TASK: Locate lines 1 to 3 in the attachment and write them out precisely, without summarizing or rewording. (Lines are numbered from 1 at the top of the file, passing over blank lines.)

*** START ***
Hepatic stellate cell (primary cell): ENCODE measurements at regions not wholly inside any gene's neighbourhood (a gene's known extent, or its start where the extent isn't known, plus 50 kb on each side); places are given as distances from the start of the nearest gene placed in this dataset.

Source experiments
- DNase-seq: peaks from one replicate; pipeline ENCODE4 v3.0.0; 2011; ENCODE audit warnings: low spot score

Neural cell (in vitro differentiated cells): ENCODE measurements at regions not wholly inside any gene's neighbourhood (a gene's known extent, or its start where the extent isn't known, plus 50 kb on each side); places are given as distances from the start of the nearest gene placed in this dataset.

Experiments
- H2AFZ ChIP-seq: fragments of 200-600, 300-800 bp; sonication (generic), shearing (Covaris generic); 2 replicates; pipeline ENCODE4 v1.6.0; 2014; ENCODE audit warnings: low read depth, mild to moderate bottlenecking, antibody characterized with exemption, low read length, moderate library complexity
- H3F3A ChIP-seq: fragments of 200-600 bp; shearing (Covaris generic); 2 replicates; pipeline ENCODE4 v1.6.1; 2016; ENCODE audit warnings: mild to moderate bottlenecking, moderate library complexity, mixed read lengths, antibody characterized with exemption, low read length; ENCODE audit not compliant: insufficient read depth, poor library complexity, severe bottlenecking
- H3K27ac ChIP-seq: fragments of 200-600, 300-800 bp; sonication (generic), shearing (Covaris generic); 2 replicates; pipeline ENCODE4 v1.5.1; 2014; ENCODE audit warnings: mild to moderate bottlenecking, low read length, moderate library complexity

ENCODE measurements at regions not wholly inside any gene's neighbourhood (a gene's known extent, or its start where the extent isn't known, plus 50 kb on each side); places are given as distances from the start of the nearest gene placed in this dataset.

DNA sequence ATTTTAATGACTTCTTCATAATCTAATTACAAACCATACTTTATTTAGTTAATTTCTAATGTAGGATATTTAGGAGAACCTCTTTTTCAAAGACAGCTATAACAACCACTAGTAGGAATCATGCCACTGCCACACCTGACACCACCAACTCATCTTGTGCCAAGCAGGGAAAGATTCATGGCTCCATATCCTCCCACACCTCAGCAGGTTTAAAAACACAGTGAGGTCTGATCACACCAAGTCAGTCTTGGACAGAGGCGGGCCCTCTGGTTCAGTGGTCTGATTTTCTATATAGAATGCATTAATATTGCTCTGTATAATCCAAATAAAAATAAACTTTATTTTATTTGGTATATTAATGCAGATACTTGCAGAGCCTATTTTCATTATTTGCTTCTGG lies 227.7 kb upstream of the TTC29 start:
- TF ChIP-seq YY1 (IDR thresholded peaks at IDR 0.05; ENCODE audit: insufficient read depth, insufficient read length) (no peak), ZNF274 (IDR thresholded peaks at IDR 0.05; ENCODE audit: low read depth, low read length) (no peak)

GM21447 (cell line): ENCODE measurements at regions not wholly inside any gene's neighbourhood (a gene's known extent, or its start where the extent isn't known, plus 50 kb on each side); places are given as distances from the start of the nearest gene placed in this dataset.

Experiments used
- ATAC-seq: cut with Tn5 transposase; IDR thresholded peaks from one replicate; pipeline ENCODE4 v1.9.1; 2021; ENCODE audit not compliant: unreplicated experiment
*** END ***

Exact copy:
Hepatic stellate cell (primary cell): ENCODE measurements at regions not wholly inside any gene's neighbourhood (a gene's known extent, or its start where the extent isn't known, plus 50 kb on each side); places are given as distances from the start of the nearest gene placed in this dataset.

Source experiments
- DNase-seq: peaks from one replicate; pipeline ENCODE4 v3.0.0; 2011; ENCODE audit warnings: low spot score